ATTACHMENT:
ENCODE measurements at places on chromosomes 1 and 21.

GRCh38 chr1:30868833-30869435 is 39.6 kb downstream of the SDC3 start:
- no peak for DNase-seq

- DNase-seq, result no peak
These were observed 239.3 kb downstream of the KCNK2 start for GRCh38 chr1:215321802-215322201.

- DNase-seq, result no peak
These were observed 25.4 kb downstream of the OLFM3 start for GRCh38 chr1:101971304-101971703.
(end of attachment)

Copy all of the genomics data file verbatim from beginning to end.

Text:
ENCODE measurements at places on chromosomes 1 and 21.

GRCh38 chr1:30868833-30869435 is 39.6 kb downstream of the SDC3 start:
- no peak for DNase-seq

- DNase-seq, result no peak
These were observed 239.3 kb downstream of the KCNK2 start for GRCh38 chr1:215321802-215322201.

- DNase-seq, result no peak
These were observed 25.4 kb downstream of the OLFM3 start for GRCh38 chr1:101971304-101971703.